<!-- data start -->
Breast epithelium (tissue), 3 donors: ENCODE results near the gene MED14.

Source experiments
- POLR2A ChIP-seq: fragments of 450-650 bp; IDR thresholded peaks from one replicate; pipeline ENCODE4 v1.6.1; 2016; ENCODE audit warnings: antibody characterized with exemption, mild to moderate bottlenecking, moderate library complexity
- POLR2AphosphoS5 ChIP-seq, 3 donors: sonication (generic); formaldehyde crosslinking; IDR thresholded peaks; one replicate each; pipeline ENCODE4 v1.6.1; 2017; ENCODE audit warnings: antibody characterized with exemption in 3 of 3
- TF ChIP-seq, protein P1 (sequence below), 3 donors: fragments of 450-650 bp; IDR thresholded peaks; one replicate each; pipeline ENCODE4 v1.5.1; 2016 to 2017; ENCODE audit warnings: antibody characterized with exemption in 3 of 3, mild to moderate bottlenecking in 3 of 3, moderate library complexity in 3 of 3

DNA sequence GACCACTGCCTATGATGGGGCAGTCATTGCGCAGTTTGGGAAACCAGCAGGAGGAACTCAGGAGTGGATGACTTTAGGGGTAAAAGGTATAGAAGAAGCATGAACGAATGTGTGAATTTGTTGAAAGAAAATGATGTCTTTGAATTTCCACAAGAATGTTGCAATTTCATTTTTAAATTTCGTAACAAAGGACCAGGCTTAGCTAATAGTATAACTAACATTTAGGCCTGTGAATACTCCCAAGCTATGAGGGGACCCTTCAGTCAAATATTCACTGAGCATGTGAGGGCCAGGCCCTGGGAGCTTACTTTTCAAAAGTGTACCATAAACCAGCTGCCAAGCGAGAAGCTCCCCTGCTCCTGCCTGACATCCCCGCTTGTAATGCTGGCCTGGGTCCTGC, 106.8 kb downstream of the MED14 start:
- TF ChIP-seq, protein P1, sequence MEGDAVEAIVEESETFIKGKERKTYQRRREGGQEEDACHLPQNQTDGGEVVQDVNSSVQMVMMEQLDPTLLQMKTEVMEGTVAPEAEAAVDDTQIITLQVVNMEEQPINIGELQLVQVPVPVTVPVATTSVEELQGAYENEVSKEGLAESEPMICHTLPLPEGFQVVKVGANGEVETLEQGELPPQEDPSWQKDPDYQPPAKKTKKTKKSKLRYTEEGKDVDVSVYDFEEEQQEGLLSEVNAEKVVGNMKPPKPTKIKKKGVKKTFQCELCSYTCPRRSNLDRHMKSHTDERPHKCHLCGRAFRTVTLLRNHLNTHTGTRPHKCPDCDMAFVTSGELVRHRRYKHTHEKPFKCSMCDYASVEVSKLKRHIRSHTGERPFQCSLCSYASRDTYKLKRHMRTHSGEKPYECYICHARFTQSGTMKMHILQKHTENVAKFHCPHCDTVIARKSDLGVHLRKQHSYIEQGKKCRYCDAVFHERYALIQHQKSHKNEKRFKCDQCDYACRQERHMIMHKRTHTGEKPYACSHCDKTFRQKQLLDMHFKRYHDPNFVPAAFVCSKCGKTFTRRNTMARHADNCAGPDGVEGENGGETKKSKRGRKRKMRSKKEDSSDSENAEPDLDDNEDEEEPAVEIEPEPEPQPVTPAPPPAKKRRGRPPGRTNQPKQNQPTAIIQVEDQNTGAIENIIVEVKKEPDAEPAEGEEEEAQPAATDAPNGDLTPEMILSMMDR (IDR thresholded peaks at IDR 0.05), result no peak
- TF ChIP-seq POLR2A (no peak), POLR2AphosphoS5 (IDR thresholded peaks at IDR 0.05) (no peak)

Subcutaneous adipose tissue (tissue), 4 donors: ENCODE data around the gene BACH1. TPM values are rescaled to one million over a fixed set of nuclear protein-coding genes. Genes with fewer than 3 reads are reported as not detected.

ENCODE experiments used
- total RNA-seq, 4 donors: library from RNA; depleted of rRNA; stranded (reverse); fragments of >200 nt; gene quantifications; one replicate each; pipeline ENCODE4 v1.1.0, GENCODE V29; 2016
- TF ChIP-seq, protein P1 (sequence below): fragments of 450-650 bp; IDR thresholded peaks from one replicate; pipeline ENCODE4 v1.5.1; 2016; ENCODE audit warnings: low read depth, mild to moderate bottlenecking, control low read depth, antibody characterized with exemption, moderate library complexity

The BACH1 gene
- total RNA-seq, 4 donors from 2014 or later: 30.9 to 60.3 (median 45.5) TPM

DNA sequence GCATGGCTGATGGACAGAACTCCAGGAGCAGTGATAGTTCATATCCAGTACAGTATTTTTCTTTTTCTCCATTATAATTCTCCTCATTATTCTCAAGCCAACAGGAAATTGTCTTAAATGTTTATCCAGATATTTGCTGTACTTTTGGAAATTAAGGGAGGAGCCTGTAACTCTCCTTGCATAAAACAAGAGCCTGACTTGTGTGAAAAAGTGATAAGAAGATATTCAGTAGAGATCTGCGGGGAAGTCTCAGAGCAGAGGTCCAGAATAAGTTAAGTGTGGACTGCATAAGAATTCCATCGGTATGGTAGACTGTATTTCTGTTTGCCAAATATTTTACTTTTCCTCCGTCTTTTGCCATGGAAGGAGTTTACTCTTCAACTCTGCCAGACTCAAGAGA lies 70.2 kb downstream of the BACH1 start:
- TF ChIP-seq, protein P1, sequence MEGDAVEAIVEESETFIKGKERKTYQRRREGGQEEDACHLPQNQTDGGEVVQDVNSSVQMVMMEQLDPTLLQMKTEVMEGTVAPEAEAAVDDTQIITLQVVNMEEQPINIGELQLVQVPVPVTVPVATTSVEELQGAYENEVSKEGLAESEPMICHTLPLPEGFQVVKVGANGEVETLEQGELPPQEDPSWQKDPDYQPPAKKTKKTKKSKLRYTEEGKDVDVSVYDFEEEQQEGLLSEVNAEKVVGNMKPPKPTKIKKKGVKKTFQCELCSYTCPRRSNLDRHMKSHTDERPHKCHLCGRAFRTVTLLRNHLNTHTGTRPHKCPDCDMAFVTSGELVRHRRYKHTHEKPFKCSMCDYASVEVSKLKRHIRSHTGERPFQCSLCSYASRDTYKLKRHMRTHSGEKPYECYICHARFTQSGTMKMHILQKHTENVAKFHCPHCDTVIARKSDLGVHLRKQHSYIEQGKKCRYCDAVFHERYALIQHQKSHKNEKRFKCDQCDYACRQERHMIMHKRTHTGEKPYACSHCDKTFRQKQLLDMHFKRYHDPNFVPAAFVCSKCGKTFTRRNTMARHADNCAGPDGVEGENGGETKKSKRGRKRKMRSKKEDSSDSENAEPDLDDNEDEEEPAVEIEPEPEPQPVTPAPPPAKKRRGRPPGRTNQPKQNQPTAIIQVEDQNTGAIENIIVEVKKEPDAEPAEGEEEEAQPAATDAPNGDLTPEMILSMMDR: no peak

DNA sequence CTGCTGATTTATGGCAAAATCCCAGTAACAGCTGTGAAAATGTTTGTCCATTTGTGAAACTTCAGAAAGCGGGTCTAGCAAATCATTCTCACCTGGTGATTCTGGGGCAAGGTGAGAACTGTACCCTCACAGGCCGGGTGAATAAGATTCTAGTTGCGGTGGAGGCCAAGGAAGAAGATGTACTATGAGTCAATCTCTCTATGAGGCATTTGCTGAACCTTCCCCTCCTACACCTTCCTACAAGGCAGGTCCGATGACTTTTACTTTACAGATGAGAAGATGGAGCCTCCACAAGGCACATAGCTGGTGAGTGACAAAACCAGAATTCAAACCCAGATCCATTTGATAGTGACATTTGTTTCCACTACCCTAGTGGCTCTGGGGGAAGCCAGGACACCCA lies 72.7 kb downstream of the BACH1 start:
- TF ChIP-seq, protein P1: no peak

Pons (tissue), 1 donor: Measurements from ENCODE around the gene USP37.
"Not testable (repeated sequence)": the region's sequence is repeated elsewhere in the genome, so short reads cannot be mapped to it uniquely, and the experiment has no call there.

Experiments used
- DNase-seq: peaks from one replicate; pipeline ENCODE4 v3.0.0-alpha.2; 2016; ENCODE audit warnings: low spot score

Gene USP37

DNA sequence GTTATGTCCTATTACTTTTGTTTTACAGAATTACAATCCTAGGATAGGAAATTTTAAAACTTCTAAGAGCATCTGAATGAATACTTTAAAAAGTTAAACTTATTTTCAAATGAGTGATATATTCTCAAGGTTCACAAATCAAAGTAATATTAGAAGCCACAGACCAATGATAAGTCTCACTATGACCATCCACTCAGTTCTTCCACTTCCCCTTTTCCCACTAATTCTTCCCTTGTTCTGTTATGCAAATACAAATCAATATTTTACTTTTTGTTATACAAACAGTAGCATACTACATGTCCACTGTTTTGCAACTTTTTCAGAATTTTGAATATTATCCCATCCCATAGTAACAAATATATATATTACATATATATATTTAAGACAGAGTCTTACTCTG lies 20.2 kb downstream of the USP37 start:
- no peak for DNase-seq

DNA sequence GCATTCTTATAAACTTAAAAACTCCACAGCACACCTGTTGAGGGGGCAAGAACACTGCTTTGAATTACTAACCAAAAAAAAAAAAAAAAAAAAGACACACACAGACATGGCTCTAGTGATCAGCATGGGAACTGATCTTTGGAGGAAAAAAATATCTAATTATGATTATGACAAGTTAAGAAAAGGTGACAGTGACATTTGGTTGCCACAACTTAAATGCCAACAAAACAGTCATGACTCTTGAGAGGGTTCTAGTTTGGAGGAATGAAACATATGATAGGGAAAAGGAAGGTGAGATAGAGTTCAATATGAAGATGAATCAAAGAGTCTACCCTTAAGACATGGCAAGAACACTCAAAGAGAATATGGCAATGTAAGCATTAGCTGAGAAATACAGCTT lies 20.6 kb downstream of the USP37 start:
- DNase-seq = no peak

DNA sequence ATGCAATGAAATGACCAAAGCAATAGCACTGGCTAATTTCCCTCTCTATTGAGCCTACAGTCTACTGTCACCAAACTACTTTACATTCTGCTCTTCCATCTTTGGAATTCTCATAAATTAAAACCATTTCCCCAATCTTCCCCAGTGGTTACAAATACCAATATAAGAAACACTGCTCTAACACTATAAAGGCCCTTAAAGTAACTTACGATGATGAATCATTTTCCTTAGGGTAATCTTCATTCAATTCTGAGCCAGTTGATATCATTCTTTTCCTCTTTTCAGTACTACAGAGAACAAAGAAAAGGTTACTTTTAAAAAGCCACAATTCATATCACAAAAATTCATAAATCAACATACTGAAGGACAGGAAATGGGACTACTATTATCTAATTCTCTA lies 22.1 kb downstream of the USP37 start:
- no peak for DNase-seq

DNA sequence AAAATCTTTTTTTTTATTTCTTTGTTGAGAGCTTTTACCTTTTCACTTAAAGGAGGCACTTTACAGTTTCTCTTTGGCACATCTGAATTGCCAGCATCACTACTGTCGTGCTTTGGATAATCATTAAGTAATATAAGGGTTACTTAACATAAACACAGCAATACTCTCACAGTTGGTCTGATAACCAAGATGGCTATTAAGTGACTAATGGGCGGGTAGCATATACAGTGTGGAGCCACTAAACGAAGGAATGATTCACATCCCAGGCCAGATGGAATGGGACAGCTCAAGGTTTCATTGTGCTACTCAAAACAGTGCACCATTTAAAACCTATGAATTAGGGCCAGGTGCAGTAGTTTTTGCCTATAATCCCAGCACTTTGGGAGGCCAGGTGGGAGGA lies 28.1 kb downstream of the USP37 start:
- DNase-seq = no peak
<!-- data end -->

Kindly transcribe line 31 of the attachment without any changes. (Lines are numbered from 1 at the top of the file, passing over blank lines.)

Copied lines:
- DNase-seq = no peak